145,528 international students began their studies at US institutions in the 2020/21 academic year.1 This represented a 46% drop in new international student enrollments from 2019/20. It was the biggest one-year drop in the 72 years IIE has been compiling their report.Line chart showing new international student enrollment in the US from the 2011/12 to the 2020/21 academic year. Examined in detail below.The big drop comes on the heels of four years of declining new international student enrollment. The 2020/21 total was less than half of the 2015/16 high-water mark, when 300,743 new international students came to the US to study. In total, the US hosted 914,095 international students in 2020/21, down from 1,075,496 the previous year. This represented a 15% decrease year-over-year.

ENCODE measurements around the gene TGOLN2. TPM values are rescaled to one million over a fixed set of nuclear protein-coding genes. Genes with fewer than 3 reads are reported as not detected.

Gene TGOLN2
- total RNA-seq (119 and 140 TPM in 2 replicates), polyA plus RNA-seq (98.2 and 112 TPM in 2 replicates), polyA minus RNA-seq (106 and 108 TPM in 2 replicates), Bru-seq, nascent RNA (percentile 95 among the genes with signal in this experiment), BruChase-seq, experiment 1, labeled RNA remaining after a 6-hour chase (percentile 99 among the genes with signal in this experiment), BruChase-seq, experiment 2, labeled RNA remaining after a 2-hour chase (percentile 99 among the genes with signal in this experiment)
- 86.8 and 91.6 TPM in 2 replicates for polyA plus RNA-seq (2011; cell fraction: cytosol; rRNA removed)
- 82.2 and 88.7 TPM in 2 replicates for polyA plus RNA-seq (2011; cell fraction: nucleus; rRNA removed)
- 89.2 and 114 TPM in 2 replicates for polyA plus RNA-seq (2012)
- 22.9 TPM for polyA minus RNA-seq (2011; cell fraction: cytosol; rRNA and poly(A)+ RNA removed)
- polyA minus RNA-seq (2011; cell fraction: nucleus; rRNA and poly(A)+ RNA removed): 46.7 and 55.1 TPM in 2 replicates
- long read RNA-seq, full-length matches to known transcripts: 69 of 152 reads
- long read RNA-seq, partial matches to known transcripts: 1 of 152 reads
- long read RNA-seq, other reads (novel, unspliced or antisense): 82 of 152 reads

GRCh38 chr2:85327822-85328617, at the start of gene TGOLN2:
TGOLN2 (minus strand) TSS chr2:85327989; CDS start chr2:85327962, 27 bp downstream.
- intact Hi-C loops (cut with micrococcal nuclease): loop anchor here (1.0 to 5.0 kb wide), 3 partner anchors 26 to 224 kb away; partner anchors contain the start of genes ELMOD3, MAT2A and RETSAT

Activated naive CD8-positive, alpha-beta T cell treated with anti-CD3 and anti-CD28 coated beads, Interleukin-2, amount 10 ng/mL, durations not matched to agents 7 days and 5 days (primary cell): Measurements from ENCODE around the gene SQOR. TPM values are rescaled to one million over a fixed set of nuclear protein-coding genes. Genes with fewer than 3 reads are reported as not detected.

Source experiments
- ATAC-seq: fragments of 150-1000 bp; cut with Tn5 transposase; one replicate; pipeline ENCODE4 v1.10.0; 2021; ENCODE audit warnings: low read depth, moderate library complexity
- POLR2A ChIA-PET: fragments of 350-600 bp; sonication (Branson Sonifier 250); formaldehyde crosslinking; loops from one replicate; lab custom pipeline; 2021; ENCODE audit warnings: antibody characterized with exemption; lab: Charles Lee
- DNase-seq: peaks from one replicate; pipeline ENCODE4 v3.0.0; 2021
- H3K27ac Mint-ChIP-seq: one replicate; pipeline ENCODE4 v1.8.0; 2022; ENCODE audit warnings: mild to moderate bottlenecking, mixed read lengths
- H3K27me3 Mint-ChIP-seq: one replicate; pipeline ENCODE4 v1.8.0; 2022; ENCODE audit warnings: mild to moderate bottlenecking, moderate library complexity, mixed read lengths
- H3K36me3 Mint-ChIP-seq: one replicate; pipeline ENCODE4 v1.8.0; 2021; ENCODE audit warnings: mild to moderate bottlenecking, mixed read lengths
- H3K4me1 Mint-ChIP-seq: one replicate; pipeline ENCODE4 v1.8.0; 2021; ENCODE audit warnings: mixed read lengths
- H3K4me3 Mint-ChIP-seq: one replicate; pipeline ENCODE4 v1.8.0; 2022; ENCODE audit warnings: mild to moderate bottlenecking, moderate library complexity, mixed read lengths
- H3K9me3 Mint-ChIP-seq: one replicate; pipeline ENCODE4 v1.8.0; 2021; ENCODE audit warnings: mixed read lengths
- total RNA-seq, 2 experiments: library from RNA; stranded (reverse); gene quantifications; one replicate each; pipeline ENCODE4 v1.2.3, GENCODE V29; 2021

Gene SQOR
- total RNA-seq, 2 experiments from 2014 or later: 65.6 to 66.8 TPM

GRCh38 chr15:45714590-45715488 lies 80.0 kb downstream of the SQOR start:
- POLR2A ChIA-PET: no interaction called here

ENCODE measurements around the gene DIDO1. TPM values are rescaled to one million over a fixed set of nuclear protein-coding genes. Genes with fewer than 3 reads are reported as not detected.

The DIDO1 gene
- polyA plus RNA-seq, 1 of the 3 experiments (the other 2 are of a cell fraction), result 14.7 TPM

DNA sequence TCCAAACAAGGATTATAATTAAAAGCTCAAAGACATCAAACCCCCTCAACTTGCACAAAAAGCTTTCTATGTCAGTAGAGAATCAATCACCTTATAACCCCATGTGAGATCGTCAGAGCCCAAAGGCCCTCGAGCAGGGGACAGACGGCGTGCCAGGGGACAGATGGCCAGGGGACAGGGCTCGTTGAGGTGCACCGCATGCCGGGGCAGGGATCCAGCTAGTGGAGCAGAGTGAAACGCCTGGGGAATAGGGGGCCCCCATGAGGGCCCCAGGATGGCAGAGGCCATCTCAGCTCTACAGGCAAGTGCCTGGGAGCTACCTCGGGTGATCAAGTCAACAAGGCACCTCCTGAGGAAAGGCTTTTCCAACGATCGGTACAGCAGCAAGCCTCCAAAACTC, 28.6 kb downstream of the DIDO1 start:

Shorter, Non-Degree Programs Hit Hardest

Shorter and non-degree programs saw the steepest declines in new international student enrollment last year, as the chart below shows:Line chart showing new international student enrollment in the US by academic level from the 2011/12 to the 2020/21 academic year. Examined in detail below.New international student enrollment in 2020/21 fell by 34% for undergraduate programs and 45% for graduate programs. But the most significant drop was for non-degree programs, which declined by 76%. Non-degree programs saw just 10,263 new international students enroll last year, down from 42,473 in 2020. This drop was largely driven by the cancellation of exchange programs and Intensive English Language Programs (IEPs). Because non-degree programs are often used as pathway programs, this could have knock-on effects for degree programs down the line.